The ability to capture value, access content, and build and maintain partnerships will continue to be critical to the success of players in this industry. The digital media industry is dominated by major conglomerates, with companies having several different core capabilities; consequently, this industry is highly inter-connected.
Amazon, a member of the Gang of Four, is well positioned not only to strengthen its position in the tech gang. Originally introduced with the bold mission to become the “Earth’s largest bookstore,” the company has quickly evolved to become a leader in ecommerce, physical and digital distribution, ebook publishing, and now digital media ecosystem creation. As some argue that Amazon is copying Apple’s strategy, Amazon has the tv and video content, ever increasing, through Amazon Prime, and the device(s), through the Kindle Fire and rumored Amazon phone. To target a different, larger market, Amazon competes in a way where it is and always has been “very comfortable operating at extremely low margins.”
So where is Amazon headed? As can be seen in the stack model (Figure 1), Amazon is already a significant player in four of the five major digital media industry layers. Will Amazon choose to venture into tv and video content creation and production, similar to how it disrupted the publishing industry? Or will it choose to continue to focus on building its ecosystem, through device(s)?
Considering the McKinsey Quarterly on the “Ten tech-enabled business trends to watch,” Amazon appears to be taking the approach of “imagining anything as a service.” Amazon is not only using its platform as a service but adding to its services through content and devices. Amazon’s core capability is servicing the world by connecting the world. Amazon has already done this in the publishing industry, successfully finding and supporting people or talent to create new material, supported by the process of connecting third party retailers, technology allowing digital publishing and storage in the cloud, and organization that ensures low prices.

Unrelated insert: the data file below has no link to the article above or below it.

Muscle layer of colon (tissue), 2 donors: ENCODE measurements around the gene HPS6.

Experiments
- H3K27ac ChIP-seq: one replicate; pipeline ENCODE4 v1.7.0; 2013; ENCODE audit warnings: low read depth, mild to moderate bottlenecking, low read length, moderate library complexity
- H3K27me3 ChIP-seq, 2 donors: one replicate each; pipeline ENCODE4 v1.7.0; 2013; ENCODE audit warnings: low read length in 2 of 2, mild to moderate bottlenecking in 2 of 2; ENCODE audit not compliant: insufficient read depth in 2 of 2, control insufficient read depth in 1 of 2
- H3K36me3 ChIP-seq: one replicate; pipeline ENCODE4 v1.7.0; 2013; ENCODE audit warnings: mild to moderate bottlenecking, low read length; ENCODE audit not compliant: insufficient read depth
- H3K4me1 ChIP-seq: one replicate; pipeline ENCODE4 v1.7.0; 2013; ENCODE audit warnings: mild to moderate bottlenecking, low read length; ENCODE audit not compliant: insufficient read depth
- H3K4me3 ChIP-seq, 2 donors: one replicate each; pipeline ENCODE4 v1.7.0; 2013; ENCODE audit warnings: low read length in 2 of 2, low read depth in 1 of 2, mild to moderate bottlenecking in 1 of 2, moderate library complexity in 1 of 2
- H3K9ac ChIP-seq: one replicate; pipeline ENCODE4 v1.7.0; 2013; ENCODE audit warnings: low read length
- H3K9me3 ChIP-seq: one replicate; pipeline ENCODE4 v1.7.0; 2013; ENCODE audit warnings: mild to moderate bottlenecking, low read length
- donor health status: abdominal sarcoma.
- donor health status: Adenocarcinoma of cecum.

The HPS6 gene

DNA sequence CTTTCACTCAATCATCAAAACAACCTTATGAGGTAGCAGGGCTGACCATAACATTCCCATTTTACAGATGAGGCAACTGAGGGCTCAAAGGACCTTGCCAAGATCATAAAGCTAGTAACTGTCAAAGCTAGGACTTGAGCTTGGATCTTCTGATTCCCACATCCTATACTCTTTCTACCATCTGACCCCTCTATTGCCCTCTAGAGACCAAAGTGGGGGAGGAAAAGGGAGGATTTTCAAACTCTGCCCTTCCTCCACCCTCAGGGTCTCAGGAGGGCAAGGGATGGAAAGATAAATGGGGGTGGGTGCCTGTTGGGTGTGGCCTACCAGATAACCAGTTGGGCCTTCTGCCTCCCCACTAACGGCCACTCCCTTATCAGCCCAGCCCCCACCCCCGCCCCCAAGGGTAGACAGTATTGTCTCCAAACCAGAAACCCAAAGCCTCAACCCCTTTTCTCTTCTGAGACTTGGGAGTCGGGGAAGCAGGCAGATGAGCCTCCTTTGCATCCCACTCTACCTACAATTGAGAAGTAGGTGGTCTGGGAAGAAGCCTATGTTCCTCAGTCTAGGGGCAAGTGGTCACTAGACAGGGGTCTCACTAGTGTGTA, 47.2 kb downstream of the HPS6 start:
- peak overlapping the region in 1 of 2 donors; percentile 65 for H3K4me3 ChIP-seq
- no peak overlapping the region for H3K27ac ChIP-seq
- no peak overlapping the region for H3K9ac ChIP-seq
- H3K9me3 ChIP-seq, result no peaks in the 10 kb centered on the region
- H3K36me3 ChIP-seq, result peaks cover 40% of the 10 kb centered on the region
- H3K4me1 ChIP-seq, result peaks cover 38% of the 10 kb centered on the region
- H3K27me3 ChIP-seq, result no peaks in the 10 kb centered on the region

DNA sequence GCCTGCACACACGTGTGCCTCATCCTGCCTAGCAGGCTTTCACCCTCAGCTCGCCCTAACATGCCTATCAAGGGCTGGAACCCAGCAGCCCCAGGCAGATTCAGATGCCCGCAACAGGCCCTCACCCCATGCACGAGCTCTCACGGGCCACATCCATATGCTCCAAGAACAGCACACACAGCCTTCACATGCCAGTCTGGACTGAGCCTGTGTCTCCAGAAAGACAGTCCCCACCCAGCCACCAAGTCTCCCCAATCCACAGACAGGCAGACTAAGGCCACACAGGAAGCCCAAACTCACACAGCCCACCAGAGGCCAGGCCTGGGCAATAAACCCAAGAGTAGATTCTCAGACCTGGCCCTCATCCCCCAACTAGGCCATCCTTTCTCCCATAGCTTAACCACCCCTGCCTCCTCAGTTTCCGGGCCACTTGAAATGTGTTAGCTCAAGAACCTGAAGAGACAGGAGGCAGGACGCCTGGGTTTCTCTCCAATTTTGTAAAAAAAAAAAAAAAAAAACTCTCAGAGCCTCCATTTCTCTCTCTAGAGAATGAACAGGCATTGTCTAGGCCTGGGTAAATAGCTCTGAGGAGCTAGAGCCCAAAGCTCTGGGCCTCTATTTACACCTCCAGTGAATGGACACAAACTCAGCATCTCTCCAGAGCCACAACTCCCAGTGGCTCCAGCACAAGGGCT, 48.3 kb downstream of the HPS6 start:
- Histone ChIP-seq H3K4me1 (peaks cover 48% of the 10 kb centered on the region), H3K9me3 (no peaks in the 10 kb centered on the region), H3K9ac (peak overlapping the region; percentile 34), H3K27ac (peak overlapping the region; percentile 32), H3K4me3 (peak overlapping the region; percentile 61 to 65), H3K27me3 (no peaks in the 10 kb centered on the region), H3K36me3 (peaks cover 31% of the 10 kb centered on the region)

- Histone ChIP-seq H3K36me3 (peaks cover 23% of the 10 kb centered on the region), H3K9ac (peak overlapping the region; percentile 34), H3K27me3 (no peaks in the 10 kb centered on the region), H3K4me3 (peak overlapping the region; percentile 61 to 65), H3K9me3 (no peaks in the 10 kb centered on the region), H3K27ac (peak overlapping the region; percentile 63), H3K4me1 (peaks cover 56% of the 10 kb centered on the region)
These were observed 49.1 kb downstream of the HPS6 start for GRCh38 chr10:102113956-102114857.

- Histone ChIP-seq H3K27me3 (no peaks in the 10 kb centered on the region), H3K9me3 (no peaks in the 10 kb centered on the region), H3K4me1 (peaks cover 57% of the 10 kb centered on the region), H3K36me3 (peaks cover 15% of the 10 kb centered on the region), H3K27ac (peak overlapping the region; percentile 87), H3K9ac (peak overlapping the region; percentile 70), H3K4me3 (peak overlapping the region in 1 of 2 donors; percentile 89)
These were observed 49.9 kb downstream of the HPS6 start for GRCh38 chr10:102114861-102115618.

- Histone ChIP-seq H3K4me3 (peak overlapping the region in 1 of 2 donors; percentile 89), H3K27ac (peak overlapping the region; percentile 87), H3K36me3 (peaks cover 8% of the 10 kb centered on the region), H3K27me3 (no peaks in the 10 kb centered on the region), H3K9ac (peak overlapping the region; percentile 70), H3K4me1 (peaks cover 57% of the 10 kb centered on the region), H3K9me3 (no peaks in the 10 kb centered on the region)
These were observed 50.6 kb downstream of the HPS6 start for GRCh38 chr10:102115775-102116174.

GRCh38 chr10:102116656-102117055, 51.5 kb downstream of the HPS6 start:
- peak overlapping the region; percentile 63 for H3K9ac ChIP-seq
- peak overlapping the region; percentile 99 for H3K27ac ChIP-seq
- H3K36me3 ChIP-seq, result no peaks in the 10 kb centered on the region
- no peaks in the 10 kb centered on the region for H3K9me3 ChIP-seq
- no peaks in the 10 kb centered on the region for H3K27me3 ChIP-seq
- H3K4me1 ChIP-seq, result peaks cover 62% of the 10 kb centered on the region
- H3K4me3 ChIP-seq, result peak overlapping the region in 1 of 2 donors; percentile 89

With digital media, specifically tv and video, Amazon will likely take this opportunity to truly provide an all-in-one service that locks in customers. Amazon is in a very unique position where it has vast amounts of information on consumers, related to music, books, videos, and devices, to be used in experimentation through big data; similarly, it already is highly connected to or servicing consumers, sellers, and enterprises. The technology is already there, with analytics to understand the viewer and provide valuable information to the producer, along with Amazon Cloud Drive, ensuring anywhere access to consumers. The organization will be consistent with Amazon’s focus on wide selection, low price, and convenience, continuing to connect customers and other players, from content creators to OTT service providers. Finally, the process will be interesting, as it expands Amazon’s ability to be more than an etailer, distributor, and publisher, but also a manufacturer, and ultimately, an entire ecosystem provider. It is critical to remember that “Content is King!” As it has already done in publishing, Amazon needs to support independent content creation by identifying and support talent, with a process to incentivize these creators, to take advantage of the long-tail opportunities. With easy access to capital to further invest in acquiring, licensing, and/or creating content, Amazon must continue its recent efforts of building and maintaining relationships with the major content producers, to guarantee the latest and most in demand content.